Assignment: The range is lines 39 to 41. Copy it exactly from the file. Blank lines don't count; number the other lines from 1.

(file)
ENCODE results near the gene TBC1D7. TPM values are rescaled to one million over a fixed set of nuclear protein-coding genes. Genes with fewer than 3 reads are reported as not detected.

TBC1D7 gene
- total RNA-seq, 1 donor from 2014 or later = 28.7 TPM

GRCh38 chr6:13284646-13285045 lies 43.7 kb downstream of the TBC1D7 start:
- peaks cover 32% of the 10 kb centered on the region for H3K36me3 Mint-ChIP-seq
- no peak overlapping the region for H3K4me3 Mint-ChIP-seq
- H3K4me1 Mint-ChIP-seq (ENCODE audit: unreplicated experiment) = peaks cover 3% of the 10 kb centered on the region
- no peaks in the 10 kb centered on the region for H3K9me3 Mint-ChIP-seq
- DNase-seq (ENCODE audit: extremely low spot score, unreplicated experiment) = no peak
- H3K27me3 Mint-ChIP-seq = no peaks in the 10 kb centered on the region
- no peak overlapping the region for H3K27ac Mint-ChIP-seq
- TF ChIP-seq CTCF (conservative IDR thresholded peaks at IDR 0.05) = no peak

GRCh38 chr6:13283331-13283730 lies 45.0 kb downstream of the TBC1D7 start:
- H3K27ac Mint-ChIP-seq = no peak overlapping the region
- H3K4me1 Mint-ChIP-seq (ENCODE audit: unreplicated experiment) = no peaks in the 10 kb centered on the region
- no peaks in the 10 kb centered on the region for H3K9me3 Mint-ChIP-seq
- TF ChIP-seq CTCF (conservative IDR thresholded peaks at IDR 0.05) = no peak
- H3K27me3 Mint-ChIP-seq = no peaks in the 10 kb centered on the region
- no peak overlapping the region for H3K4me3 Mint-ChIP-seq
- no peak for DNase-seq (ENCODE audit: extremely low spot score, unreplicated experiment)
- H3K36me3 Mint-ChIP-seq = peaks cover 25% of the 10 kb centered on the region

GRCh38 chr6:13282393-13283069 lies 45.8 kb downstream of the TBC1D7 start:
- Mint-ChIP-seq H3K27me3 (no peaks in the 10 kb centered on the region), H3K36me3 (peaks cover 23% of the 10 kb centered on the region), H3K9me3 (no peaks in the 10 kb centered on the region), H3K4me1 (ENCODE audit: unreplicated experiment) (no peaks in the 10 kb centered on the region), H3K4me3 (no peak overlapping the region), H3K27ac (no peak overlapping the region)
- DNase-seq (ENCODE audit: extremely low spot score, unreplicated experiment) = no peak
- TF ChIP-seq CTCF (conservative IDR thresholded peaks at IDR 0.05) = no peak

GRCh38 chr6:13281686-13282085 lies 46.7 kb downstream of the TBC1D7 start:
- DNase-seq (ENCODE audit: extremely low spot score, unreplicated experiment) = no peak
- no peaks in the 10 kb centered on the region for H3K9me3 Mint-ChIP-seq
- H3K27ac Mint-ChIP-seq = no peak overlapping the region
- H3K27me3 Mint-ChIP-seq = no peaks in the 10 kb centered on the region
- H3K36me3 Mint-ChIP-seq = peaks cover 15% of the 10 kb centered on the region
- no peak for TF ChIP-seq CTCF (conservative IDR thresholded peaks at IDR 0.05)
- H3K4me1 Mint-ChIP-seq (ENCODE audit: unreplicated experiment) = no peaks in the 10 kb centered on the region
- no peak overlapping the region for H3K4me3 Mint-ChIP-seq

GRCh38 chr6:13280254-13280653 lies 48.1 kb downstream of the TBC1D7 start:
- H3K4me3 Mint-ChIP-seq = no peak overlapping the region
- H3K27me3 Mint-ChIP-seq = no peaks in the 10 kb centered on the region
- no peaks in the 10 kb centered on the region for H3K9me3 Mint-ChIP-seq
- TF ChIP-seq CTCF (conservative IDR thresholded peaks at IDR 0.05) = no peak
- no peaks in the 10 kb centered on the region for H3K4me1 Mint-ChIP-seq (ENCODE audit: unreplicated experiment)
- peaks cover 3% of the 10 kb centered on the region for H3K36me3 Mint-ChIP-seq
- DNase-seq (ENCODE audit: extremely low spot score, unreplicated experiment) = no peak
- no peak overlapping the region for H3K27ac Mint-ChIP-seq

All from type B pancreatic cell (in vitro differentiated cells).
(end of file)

- TF ChIP-seq CTCF (conservative IDR thresholded peaks at IDR 0.05) = no peak
- no peaks in the 10 kb centered on the region for H3K4me1 Mint-ChIP-seq (ENCODE audit: unreplicated experiment)
- peaks cover 3% of the 10 kb centered on the region for H3K36me3 Mint-ChIP-seq